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    I think he meant the stitching around the toe instead of the welt, when the guy at work fits the sunken taps on our shoes he cuts into the channel and slices it off with a knife across the toe, as opposed to that french site showing it being scoured, which would take the stitches out for sure on welted, but when he does it at our place you can still see the stitches keeping it all together before he attaches the taps with a cordless drill, they fit flush this way and its still lockstitched together also, its simple if you know how to use a knife

    ^This should put everyone's concerns to rest. It is also interesting to note that installation by the maker is not less intrusive than a retrofitting, as others may have been led to believe. Thank you for the inside knowledge Imakeyourshoes. I certainly wish you would post here more often!
     


  12. voxsartoria

    voxsartoria Goon member

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    I think he meant the stitching around the toe instead of the welt, when the guy at work fits the sunken taps on our shoes he cuts into the channel and slices it off with a knife across the toe, as opposed to that french site showing it being scoured, which would take the stitches out for sure on welted, but when he does it at our place you can still see the stitches keeping it all together before he attaches the taps with a cordless drill, they fit flush this way and its still lockstitched together also, its simple if you know how to use a knife

    Imakeyourshoes, your posts rock.


    - B
     


  13. voxsartoria

    voxsartoria Goon member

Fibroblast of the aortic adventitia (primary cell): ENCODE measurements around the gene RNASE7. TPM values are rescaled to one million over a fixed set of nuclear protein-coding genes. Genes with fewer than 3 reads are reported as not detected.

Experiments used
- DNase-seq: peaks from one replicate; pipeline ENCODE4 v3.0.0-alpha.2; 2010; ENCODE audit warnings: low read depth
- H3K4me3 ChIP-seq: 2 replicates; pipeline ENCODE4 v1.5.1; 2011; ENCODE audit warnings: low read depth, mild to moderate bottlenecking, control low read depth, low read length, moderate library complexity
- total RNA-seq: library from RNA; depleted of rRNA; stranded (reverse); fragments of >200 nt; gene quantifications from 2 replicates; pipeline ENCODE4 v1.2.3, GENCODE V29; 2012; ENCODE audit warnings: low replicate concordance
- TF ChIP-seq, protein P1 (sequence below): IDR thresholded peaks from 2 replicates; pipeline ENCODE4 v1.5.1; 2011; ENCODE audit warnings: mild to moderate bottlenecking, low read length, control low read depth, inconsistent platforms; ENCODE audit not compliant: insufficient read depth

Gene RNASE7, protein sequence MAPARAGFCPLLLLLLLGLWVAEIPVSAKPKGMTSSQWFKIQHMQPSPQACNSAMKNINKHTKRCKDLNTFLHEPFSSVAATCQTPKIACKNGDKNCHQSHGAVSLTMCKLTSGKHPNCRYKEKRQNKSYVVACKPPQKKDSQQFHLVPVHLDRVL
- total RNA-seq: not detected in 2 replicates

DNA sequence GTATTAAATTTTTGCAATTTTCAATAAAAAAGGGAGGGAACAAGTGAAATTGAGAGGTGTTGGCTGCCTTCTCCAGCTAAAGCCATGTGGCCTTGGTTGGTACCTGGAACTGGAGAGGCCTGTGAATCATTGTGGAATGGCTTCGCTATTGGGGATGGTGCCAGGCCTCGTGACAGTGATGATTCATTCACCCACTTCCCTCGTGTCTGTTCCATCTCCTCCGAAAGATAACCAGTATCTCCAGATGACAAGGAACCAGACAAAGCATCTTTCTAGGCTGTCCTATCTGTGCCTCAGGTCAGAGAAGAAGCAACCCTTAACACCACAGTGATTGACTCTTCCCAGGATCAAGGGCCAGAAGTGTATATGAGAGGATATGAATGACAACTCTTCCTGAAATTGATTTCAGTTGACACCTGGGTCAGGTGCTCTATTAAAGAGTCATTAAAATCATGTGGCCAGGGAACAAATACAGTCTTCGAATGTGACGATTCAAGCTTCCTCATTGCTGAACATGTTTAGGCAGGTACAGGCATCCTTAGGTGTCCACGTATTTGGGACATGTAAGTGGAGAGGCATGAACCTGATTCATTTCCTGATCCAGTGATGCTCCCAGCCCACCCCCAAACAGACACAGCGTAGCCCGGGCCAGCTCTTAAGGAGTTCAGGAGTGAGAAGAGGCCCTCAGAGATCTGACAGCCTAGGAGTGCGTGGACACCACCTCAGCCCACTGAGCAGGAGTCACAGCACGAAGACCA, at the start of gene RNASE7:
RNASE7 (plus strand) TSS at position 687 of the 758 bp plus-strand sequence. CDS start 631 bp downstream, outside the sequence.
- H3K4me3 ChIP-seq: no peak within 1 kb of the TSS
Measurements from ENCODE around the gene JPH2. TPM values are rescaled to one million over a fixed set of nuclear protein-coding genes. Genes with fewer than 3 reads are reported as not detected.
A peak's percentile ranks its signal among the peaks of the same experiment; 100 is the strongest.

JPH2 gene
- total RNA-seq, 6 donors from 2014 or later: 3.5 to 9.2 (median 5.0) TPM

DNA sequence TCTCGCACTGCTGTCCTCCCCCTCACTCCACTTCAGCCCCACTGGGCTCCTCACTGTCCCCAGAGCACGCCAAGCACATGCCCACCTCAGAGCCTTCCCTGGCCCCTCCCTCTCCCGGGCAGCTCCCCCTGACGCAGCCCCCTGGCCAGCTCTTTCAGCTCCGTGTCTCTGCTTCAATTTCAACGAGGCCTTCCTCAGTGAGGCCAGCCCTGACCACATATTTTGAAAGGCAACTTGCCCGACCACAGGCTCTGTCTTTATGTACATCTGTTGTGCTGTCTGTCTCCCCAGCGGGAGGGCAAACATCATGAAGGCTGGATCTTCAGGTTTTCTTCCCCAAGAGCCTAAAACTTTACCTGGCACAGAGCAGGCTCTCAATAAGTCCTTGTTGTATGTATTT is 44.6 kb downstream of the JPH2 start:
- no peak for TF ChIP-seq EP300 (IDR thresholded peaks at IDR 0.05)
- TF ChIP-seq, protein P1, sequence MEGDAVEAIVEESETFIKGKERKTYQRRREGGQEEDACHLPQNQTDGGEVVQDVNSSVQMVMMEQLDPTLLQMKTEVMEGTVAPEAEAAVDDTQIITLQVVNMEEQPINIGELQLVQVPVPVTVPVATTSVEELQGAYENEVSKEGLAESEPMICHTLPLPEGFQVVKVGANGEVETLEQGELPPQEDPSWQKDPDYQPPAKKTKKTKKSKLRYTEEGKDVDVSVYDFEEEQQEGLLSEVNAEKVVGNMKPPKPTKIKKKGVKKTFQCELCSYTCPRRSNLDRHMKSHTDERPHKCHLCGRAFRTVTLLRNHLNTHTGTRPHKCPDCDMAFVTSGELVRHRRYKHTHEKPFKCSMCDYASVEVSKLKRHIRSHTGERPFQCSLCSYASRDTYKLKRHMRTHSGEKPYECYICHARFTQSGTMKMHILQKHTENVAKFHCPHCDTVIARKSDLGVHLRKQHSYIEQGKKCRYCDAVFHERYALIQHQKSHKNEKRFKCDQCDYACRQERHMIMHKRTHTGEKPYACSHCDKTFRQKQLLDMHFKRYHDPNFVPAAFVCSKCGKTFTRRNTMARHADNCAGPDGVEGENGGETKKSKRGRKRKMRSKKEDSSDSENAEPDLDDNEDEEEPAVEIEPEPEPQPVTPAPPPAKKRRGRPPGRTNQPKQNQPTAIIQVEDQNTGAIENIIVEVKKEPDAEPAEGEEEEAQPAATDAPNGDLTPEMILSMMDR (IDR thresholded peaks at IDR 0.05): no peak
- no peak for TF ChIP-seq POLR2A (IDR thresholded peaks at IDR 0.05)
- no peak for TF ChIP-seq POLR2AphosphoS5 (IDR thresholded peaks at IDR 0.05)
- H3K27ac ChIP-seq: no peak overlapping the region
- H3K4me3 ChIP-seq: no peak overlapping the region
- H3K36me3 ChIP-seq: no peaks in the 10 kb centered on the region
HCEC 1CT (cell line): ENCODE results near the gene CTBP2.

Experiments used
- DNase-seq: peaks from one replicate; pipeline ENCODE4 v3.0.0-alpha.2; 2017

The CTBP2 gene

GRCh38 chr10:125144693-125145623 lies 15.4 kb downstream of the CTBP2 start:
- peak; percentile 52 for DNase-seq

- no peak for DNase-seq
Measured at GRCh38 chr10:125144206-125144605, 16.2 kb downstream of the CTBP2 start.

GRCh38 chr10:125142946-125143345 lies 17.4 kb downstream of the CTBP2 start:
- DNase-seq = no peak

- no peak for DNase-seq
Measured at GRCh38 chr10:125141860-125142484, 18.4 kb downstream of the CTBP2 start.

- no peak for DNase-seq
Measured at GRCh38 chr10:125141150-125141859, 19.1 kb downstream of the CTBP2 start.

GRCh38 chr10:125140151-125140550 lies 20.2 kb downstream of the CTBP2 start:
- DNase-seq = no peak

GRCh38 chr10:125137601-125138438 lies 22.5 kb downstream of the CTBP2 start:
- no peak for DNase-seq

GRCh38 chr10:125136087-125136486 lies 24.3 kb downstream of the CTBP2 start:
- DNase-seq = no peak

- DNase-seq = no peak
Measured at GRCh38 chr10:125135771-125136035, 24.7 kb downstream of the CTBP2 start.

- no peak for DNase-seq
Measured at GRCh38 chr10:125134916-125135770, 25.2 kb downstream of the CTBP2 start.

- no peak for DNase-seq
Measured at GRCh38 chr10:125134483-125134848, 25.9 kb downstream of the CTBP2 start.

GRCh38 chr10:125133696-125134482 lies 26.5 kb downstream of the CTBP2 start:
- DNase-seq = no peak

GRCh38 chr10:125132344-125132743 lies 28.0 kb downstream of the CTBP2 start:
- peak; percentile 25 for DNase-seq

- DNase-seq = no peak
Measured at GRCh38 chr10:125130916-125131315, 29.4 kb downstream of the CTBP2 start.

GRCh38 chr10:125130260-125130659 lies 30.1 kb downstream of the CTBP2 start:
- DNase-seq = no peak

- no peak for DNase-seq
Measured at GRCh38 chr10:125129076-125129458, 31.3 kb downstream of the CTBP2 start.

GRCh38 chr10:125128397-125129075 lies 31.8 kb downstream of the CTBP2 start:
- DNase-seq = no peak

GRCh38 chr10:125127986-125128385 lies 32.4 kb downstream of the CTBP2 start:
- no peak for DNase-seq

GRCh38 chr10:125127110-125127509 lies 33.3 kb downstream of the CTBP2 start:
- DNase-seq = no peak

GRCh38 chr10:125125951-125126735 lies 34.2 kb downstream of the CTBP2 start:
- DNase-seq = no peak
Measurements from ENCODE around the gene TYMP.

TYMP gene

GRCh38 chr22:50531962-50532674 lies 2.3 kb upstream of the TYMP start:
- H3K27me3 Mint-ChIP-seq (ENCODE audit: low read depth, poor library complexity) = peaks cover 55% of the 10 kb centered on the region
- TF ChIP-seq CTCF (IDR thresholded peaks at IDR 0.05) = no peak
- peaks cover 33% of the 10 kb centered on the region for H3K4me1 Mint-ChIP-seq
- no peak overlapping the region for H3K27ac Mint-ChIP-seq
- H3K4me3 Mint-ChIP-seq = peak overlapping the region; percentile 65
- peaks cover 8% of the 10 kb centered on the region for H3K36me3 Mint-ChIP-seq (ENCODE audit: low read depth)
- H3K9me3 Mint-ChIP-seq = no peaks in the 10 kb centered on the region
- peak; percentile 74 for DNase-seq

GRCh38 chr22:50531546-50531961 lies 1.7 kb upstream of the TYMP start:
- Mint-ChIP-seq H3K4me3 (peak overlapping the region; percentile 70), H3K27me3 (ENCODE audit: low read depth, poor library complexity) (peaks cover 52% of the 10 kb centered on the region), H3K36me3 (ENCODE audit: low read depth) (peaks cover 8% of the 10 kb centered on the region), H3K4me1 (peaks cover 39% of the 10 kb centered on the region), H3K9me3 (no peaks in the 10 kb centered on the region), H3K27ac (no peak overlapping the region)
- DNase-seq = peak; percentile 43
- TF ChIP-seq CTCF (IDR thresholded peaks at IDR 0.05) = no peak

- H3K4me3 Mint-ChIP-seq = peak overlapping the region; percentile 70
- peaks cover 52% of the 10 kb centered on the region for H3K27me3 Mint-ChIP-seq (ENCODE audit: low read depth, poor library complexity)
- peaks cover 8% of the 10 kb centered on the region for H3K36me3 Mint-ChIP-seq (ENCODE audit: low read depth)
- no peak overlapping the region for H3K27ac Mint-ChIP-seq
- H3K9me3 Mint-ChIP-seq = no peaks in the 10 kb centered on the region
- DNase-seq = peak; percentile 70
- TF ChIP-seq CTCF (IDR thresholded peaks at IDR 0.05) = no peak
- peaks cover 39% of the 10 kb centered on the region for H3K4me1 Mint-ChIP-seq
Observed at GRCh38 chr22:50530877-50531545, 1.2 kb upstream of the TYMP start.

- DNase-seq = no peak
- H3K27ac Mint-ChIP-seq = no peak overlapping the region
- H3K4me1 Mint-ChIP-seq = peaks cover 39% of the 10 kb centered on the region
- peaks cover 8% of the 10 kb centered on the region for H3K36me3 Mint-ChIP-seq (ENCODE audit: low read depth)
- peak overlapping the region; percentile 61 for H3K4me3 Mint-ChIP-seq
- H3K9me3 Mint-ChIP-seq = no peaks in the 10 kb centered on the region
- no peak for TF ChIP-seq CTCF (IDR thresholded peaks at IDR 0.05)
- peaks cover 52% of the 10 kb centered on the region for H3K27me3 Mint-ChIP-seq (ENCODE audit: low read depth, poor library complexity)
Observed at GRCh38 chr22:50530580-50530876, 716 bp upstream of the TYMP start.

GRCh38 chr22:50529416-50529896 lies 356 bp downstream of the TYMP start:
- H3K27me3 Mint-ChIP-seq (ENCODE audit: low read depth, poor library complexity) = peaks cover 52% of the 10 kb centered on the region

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    ^This should put everyone's concerns to rest. It is also interesting to note that installation by the maker is not less intrusive than a retrofitting, as others may have been led to believe. Thank you for the inside knowledge Imakeyourshoes. I certainly wish you would post here more often!

    I'm not sure that's what he meant, since the proviso is that the person who is installing the toe plate knows how to handle a knife properly. As I. points out, that is not how the French site shows it being done.

    Such cobblers are a subset of those who put toe plates on. If you have someone like that around, great, but that is going to be a rare thing in the U.S. at least.

    - B
     


  14. Imakeyourshoes

    Imakeyourshoes Active Member

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    the french site is scouring because its not a welted shoe, its a sole unit, which is why hes scouring it, nothing in there to damage, with a channelled sole you can't really go scouring it, a knife allows you to do it slower
     


  15. Shikar

    Shikar Senior member

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    the french site is scouring because its not a welted shoe, its a sole unit, which is why hes scouring it, nothing in there to damage, with a channelled sole you can't really go scouring it, a knife allows you to do it slower

    [​IMG]

    Regards.